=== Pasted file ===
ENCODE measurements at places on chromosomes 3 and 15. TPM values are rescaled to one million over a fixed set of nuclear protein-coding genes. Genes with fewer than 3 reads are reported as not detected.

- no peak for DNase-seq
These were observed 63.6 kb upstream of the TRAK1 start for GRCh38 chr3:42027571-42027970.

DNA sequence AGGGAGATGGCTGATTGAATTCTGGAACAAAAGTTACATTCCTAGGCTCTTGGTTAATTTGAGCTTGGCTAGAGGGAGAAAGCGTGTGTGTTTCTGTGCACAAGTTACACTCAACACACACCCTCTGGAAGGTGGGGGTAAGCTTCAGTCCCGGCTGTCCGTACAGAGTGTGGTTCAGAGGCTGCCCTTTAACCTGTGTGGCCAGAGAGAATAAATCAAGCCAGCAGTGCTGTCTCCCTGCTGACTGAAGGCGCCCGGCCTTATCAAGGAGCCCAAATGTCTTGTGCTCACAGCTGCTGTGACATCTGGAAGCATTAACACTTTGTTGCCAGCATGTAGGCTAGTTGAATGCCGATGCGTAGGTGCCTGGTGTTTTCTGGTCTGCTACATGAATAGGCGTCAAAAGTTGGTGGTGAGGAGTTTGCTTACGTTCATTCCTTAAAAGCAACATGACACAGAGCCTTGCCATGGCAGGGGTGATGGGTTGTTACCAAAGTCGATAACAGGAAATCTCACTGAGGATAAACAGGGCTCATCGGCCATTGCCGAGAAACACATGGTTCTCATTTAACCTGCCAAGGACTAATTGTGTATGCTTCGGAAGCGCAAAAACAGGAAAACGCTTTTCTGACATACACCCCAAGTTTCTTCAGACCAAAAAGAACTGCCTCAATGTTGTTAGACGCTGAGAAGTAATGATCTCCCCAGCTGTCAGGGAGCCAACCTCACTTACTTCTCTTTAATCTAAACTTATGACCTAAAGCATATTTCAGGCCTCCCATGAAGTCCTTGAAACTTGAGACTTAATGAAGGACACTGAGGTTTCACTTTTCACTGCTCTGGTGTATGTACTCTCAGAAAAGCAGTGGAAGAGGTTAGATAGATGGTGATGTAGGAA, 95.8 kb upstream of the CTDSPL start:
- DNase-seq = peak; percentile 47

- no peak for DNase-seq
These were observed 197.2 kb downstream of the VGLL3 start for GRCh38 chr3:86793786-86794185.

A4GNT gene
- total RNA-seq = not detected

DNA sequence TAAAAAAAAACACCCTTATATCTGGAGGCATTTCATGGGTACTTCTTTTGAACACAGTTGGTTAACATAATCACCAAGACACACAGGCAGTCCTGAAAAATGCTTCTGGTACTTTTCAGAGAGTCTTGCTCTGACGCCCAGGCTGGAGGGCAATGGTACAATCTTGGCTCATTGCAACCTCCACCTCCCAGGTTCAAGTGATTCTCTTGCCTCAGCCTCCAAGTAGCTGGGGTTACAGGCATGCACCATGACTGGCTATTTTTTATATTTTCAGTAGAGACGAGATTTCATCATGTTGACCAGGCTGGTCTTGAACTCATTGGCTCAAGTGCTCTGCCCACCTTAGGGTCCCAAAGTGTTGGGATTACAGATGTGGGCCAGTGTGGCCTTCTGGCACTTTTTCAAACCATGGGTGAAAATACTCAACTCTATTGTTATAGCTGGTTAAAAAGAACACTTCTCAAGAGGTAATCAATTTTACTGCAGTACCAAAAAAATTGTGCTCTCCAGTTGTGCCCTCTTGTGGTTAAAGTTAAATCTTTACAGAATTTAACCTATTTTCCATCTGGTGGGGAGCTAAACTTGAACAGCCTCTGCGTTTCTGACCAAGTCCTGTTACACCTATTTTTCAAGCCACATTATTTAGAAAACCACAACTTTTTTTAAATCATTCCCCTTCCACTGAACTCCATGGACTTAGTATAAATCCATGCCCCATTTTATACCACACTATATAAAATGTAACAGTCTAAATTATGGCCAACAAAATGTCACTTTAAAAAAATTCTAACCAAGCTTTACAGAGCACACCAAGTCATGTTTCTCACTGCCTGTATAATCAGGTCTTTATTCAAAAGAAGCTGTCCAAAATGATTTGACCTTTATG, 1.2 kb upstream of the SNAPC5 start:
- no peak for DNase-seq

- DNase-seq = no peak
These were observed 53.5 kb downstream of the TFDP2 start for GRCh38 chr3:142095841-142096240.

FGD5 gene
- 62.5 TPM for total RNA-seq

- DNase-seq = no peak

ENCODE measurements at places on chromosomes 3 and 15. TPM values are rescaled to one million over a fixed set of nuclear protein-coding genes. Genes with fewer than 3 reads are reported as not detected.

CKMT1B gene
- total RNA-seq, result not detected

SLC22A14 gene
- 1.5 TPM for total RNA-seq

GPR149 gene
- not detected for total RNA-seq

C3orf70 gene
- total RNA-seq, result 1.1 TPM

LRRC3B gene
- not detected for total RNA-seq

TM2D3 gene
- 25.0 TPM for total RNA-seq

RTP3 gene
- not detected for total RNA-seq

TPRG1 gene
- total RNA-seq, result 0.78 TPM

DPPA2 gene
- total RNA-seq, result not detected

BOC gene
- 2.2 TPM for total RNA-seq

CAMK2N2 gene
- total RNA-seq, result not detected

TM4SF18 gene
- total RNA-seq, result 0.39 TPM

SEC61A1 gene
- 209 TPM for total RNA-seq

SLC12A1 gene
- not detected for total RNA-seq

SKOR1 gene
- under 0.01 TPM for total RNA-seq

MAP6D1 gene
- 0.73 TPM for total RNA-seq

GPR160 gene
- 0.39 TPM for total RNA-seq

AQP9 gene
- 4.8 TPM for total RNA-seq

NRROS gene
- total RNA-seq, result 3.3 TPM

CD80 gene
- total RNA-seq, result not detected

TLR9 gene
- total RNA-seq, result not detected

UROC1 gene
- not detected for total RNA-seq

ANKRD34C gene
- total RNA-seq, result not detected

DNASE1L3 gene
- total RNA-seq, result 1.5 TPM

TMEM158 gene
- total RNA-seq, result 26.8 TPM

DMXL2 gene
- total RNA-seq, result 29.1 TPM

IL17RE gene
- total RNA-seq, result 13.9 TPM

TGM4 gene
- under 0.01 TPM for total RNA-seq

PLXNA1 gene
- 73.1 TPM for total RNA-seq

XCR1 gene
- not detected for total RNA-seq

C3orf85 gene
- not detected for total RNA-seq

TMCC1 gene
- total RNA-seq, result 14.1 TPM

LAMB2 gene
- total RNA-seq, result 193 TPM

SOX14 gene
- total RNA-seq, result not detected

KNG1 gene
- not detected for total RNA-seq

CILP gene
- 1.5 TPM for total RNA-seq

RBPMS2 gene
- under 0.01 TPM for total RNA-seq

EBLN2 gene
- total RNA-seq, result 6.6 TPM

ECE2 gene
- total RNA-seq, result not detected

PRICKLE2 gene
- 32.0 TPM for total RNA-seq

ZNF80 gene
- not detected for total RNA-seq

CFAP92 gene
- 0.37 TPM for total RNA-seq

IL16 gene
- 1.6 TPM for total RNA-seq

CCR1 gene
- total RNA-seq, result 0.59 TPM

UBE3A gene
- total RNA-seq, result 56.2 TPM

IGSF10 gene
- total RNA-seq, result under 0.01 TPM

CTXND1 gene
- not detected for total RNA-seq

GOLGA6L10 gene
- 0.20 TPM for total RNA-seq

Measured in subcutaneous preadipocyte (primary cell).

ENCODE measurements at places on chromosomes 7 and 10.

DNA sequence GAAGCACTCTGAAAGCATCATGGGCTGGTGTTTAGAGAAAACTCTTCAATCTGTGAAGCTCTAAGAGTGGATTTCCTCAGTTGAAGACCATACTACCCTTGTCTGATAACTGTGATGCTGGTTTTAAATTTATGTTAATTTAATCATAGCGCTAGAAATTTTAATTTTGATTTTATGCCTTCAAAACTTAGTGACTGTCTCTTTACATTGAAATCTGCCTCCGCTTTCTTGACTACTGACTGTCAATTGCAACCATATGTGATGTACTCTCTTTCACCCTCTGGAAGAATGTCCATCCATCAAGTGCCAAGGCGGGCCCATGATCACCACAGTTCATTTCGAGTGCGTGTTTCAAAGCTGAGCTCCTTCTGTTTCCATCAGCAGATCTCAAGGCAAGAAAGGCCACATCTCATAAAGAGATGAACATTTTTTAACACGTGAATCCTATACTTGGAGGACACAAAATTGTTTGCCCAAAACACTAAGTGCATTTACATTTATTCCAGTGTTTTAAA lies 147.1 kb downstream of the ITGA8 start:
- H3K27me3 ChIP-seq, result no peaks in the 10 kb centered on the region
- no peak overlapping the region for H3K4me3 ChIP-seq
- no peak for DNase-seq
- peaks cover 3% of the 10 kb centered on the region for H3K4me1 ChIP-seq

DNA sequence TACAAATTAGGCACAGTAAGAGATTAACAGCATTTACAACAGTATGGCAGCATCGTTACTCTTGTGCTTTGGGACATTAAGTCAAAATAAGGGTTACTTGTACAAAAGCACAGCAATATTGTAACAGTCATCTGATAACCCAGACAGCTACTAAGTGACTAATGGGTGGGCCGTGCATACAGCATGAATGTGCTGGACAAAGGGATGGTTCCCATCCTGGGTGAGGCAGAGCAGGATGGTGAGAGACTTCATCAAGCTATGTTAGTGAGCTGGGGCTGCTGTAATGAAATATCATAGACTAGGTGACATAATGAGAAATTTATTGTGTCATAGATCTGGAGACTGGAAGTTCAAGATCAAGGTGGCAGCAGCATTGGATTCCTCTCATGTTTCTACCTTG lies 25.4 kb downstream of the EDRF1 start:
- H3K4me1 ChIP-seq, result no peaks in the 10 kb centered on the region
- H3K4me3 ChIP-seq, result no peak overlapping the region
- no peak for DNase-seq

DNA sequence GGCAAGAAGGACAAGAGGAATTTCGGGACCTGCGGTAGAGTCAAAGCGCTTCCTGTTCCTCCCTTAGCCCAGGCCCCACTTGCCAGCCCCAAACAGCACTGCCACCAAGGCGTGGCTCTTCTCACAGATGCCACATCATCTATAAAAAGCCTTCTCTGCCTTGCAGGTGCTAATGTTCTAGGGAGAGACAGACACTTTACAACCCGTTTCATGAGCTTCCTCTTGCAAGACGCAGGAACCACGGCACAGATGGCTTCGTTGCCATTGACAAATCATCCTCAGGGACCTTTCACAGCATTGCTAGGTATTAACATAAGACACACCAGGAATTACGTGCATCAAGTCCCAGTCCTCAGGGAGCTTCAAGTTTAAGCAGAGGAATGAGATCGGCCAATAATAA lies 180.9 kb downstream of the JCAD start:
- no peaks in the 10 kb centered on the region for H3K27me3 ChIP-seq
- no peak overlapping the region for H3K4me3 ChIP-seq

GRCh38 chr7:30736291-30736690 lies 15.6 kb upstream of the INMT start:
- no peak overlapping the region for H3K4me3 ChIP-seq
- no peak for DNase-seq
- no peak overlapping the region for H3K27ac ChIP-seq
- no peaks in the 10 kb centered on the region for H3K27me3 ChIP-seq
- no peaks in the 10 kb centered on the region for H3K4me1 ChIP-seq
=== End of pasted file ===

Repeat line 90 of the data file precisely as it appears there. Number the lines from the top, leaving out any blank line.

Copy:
RBPMS2 gene